Riau Island Province is located on the south of Singapore and stretched afar to Lingga Island, parallel to the Sumatran coast, consisting of the Riau Archipelago, the Tudjuh Archipelago, and the Lingga Islands. Riau Islands are known for its heritage and historical background since the fall of Malay Sultanate of Malacca to the reign of Johor-Riau Sultanate. It had also been known as the centre of knowledge and culture dissemination.
When we arrived at Hang Nadim Batam Airport, we were welcomed with the warmest greetings by the representatives of Tourism Indonesia. I should say that I was quite surprised that they spoke the language with an accent the way I speak back home in Kuala Lumpur. Then, I remembered how we got our modern Malay language back then.
We were taken around the city of Batam. Briefly we could see that Batam is a small city rising up to claim its position as one of the most developed city in Indonesia. Its location has attracted many Singaporean tourists for its spa, golf and shopping heaven. Thus, contributing to the major factor of its development in infrastructure and economic.
We had our lunch at Golden Prawn 555, a restaurant built on a lake filled with salt water from the sea. The highlights of the menu have to be the dog conch and chilli crab. Dog conch, a species of edible sea snail, has become a trademark of Batam and Bintan. Not only in its cuisine, but mostly everything.
After a super delicious lunch, we took an express boat to Bintan Island. We arrived about 40 minutes later at Tanjung Pinang jetty. Tanjung Pinang is the capital city of Riau Island Province, therefore most of the government and administration building are on this small town.
We stopped by the old market to change some cash into Indonesian Rupiah and of course we did not miss the opportunity to shop. This old market is very busy almost every day but subsides after 3 or 4 in the afternoon. Many of the shops here sell numerous types of dried seafood and varieties of snacks and crackers. Many tourists did not leave this place unless they bought something like the dried anchovies that came in many kinds. However, what amazed us were the many turtle eggs sold here at a very cheap price!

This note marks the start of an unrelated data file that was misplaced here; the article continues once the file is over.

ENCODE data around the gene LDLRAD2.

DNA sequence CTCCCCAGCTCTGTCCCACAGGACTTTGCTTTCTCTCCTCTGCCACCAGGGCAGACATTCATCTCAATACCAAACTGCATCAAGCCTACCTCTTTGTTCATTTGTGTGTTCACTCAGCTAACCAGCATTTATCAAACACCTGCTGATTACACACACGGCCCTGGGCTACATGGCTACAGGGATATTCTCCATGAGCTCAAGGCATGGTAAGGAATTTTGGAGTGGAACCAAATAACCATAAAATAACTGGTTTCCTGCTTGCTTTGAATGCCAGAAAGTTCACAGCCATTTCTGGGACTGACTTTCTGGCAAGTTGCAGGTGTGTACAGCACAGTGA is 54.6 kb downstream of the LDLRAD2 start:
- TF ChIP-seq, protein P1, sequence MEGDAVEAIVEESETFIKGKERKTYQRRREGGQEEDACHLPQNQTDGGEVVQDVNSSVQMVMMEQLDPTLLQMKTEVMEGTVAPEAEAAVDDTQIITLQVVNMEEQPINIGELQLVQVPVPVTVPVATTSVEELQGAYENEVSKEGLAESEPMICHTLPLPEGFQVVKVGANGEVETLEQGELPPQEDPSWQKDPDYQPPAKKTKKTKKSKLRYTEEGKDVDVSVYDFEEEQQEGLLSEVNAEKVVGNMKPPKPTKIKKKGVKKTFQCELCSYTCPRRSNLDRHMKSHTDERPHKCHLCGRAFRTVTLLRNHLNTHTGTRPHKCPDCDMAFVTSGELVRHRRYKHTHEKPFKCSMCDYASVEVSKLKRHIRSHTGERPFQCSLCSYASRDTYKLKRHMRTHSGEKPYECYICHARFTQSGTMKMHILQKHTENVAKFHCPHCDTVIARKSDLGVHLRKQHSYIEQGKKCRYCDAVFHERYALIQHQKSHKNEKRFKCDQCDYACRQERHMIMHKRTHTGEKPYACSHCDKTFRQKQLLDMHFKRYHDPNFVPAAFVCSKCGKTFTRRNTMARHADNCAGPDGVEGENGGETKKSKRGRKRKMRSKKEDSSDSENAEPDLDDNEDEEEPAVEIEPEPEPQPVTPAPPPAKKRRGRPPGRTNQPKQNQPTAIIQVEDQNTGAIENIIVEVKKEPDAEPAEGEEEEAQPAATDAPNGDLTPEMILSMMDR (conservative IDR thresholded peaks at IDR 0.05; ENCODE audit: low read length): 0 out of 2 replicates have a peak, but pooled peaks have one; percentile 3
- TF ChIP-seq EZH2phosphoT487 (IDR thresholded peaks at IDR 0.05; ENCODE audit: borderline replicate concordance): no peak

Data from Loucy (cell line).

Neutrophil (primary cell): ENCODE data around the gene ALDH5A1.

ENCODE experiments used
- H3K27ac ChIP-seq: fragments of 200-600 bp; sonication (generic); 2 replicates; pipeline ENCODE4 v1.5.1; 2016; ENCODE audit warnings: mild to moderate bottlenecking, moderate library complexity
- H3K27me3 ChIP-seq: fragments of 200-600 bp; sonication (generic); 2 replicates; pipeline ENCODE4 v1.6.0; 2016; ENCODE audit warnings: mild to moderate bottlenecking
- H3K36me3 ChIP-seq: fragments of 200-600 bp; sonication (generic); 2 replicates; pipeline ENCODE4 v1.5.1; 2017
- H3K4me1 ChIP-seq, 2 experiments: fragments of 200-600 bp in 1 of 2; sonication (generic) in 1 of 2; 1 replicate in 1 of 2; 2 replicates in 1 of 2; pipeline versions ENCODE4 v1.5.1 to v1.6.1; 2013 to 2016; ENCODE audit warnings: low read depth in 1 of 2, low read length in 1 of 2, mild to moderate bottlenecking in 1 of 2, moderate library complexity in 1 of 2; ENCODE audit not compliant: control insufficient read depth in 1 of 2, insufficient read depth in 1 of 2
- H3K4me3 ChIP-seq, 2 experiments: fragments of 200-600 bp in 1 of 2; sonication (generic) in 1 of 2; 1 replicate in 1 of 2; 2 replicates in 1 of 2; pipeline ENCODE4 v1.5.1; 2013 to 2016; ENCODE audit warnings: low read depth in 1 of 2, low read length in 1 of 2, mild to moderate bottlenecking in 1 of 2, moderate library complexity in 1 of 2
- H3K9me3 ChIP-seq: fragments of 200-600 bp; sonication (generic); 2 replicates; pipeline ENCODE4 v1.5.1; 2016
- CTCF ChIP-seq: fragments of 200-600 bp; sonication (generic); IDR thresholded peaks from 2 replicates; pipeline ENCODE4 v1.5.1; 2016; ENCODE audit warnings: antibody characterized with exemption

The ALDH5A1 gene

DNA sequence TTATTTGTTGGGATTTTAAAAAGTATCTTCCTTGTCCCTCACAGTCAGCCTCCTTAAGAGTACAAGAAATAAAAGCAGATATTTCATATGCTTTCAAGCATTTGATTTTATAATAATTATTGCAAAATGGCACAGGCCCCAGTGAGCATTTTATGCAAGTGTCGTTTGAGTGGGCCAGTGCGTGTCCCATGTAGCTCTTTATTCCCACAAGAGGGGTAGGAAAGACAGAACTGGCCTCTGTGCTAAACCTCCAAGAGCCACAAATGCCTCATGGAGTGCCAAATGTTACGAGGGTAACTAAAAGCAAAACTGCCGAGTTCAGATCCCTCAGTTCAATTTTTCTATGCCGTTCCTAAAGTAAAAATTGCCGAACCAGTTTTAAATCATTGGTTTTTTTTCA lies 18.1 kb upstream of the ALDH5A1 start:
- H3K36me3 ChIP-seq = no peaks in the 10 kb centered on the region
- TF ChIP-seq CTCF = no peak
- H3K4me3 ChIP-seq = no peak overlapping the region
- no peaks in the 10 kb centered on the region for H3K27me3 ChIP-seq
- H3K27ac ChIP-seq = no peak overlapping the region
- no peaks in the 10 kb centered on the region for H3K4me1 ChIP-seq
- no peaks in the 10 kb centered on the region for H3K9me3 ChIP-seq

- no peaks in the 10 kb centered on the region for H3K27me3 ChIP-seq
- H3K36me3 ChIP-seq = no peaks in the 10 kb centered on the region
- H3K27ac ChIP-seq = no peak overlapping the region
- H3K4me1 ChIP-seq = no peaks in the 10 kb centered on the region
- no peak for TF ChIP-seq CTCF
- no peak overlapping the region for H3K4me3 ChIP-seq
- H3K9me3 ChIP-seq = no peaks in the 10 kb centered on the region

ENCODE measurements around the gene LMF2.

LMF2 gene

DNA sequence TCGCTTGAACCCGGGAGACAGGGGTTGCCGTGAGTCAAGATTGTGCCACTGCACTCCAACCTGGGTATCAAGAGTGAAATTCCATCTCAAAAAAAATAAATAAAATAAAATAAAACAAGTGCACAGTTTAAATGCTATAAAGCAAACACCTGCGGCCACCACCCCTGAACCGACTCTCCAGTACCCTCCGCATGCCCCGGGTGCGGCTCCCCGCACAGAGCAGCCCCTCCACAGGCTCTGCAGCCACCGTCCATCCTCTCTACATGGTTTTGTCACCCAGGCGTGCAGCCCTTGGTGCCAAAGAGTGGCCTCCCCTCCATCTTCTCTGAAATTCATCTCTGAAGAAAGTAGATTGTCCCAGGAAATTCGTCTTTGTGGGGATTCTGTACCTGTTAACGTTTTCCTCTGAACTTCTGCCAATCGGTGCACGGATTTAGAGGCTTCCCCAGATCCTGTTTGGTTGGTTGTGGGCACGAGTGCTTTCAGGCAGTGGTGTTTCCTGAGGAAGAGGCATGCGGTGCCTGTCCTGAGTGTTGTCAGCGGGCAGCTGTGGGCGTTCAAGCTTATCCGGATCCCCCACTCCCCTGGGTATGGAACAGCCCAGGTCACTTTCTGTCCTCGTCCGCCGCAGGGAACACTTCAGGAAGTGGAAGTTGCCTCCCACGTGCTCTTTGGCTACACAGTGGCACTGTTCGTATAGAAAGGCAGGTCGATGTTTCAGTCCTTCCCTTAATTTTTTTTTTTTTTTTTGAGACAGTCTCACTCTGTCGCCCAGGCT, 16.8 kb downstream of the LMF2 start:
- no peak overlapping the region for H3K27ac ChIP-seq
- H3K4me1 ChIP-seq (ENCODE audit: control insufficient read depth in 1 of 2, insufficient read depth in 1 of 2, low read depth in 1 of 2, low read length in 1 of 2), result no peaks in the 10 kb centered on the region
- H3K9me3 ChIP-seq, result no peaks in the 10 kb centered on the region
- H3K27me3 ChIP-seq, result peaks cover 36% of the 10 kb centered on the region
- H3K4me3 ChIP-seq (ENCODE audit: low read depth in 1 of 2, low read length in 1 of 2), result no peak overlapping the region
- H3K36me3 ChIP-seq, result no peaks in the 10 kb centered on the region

We were also had the chance to drop by Dapoer Melayoe, the famous shop that sells handmade traditional Malay’s food like snacks and cookies. This shop is very famous and you have got to come to this place if you were in Bintan.
Before checking in our hotel, we were taken to Ksitigarbha Bodhisattva Temple, to witness a vast temple on the hill where it stands 500 statues featuring Ksitigarbha Bodhisattva in different expression and pose. This temple is very new and has become the latest addition to the attractions in Bintan Island.
On the very next day, we went to the historical island of Penyengat Island. This very small island has a list of major heritage ruins and building. Coming to this island is like walking down back into history. The first thing you will see once you stepped down on the jetty is Masjid Raya Sultan Riau (the Grand Mosque of Sultan Riau). According to legend, Engku Puteri Raja Hamidah, the queen of Johor-Riau Sultanate, a wife of Sultan Mahmudsyah, the king who reigns on the throne of Johor-Riau Sultanate had even used her own hand to build the mosque. According to legend too, the mosque had been built using egg yolks mixed with lime water and cement, making it a very strong build and the reason why the building is yellow in colour. Here in this mosque, you can find a very old Al Quran, written by Yang Dipertuan Muda Raja Abdurrahman in 1867. He is a prince who studied in Istanbul, Turkey and he had written the Al Quran when he was teaching Islam on Penyengat Island.
Some of the heritage ruins on the islands are the tombs of royalties, leaders and noblemen, whom played major roles in the history of Malays. Among others and very important to note is Raja Ali Haji, the Malay intellectuals who had written a book of Malay Dictionaries, later has been accepted by Malaysia, Singapore, Indonesia and Brunei as the base of the their own dictionaries. Other literature works and cultural materials worth mentioning with major impact into the development of Malay language and Malay history was Gurindam Dua Belas, Salasilah Melayu dan Bugis and Tuhfat Al Nafis ( The Precious Gift).
Other than the tomb and mosque, we explored more of the ruins of old building, fortress, traditional houses and also some building that still stand tall and strong. Before we were leaving back to Batam, we had a chance to visit Balai Adat Melayu Indera Perkasa. It is no longer used for administration like it had been used for but now it is used as a mini museum to display historical items and traditional materials that shaped the culture of Malays including the wedding costume, the wedding couch, old arts and old decorations.
Before we end our trip, we spent a few hours on the last day to experience what Batam has been popular all these time, shopping! We agree! Everything seems to be much cheaper. You can find various types of items from clothing to accessories, fabrics to arts and souvenir to foods! You will love to buy Batam made layer cakes and dragon fruit cakes. They are very popular here. Branded imported items can be very cheap too due to the status of the island as a duty free zone. We are going to come here again!
This article was first published in Gaya Travel Magazine.
Photo by Ed Junaidi & Nurul Husna Mat Rus